The Handbook begins with a rationale for the importance of reading aloud to children, and cites statistics and case studies that show the benefits it offers to literacy, family togetherness, child development, and more. Then, Trelease walks the reader through some practical techniques as well as beginning reading suggestions for every age and interest.
Based on his experience as a father and grandfather, and his familiarity with many anecdotes from other parents, Trelease tells us (p. 4) that there are some major advantages derived from reading aloud to [your] child:
- Associating reading with pleasure in the child’s brain
- Establishing background knowledge (ie, what animals live on farms, what a bulldozer looks like, what a fiddle is).
- Building vocabulary (Children’s picture books are meant to be read to a child not by a child because their vocabulary and structure are too sophisticated.)
- Provide a positive reading role model (YOU!)
Although I’m only about halfway done reading The Handbook, I’ve skimmed the final sections that contain a plethora of reading recommendations of every sort. I highly recommend The Read-Aloud Handbook to parents, teachers, librarians, and any other professional that works with children.
Here’s a link to the author Jim Trelease’s home page that contains book lists, lecture downloads, and excerpts/major points from every chapter of his book.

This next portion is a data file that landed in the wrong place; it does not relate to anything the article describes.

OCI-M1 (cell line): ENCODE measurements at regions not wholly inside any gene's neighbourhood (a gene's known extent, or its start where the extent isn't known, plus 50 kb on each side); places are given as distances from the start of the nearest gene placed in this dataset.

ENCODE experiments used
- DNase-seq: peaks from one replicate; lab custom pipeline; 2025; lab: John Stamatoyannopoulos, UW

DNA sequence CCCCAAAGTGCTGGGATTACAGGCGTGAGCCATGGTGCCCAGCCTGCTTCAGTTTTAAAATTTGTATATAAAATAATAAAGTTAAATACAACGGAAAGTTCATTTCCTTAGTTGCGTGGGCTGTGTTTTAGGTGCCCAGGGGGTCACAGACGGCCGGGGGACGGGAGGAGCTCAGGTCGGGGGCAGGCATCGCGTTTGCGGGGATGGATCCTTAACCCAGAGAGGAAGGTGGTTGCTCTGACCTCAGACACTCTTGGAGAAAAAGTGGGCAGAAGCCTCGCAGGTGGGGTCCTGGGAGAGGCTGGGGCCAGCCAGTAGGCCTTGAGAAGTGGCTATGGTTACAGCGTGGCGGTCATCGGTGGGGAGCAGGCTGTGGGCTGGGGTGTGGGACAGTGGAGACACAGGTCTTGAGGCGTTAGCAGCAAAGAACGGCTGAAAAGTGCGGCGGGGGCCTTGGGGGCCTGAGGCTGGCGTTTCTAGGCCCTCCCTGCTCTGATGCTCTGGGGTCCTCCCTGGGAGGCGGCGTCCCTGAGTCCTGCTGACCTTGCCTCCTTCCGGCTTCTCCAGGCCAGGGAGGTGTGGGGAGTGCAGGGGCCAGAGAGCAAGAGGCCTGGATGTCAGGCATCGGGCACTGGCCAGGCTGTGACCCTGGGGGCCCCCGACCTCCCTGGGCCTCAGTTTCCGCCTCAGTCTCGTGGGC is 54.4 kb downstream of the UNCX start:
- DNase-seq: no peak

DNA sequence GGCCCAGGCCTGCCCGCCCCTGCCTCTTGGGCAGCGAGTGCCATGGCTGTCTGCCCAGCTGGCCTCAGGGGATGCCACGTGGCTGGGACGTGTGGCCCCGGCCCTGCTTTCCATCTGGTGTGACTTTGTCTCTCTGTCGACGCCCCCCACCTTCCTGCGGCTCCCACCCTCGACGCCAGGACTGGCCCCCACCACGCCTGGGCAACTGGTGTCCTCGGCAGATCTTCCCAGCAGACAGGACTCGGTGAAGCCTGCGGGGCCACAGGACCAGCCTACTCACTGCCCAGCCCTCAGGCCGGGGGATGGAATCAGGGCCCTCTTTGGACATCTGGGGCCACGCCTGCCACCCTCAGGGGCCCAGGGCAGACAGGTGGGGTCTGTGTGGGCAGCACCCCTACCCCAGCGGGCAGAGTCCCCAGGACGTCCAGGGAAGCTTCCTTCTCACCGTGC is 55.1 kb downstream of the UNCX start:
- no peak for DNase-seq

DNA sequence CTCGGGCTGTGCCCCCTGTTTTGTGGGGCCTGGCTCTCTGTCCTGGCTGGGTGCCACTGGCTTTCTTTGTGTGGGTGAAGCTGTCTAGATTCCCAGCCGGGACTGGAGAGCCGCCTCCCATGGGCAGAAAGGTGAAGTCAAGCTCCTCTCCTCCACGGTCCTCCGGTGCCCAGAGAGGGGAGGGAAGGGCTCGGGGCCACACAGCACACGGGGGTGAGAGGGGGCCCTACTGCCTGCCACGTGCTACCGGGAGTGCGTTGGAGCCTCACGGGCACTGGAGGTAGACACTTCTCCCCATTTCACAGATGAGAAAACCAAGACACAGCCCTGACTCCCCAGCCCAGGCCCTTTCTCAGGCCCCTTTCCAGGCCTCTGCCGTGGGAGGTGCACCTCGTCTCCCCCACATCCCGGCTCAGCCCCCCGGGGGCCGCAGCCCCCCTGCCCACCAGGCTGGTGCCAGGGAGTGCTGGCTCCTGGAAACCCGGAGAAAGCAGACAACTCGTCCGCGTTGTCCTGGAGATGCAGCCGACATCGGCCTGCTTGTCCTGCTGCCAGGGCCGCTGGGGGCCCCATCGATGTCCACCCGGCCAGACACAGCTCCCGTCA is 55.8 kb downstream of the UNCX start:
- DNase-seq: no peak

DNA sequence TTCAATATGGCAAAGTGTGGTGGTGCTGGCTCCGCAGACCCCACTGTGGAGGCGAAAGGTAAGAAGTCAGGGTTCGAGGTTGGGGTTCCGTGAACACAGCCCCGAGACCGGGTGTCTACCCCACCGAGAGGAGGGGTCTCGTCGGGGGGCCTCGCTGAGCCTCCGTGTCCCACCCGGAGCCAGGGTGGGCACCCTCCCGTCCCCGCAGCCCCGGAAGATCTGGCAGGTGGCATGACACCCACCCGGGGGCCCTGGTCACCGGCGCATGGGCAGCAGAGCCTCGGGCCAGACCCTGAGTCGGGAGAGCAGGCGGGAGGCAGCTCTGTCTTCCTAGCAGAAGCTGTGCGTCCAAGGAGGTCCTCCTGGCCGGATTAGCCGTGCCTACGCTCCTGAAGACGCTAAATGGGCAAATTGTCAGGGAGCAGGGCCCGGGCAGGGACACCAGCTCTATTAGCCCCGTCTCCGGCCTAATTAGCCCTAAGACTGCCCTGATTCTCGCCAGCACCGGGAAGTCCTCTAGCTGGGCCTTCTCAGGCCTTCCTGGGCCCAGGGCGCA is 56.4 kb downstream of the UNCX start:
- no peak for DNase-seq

Posted in Book Reviews, Children's Literature, Library Career
Tagged book review, Book Reviews, children's books, children's library, Children's literacy, children's recommended reading, Jim Trelease, Professional Literature, read aloud, read-aloud handbook, reading, reading aloud, Reading motivation
In honor of the recent publication of the third (and final) installment of the Knuffle Bunny series by Mo Willems, I decided to do a Knuffle-centric storytime for my October program at the library. The program was advertised for 4 to 7 year olds, but some toddler siblings tagged along with their moms.
Here’s a rundown of the activities:
- Knuffle Bunny – A Cautionary Tale – DVD narrated by the author & his daughter
- Teddy bear toss with music & dance (kids brought their teddies)
- Knuffle Bunny Too – A Tale of Mistaken Identity – read aloud
- A look at the map – where does Knuffle Bunny travel to?